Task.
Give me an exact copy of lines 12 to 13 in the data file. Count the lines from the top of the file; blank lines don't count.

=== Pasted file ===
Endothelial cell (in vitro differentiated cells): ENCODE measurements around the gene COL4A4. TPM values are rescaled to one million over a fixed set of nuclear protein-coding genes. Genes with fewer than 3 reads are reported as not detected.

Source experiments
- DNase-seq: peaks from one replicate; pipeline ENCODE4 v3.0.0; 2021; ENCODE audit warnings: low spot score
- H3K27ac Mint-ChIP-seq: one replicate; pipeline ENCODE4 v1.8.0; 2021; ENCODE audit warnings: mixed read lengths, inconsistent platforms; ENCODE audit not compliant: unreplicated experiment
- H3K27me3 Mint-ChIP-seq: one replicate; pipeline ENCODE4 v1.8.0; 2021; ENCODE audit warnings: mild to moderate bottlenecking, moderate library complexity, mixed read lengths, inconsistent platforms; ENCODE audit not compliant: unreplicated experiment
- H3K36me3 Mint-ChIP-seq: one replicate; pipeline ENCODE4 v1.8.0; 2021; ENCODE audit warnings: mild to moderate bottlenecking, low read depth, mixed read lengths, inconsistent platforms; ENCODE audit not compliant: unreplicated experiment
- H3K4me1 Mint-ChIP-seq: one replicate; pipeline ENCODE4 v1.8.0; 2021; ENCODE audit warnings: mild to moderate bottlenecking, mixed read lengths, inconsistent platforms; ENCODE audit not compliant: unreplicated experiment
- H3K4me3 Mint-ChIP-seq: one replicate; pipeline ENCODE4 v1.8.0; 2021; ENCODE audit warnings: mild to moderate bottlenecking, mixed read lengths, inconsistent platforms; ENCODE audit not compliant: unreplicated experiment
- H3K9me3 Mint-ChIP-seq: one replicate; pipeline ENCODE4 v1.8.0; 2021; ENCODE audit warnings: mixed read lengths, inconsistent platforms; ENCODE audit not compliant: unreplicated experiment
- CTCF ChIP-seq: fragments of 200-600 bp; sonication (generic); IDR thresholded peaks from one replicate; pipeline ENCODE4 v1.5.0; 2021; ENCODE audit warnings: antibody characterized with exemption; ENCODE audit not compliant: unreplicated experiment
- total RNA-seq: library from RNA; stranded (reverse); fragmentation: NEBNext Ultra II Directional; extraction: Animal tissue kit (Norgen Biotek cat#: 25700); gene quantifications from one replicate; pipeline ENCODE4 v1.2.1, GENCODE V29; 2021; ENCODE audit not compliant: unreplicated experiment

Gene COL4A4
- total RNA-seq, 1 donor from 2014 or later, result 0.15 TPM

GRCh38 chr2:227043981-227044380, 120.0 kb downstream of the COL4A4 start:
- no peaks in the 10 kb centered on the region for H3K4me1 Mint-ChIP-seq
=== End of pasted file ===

Gene COL4A4
- total RNA-seq, 1 donor from 2014 or later, result 0.15 TPM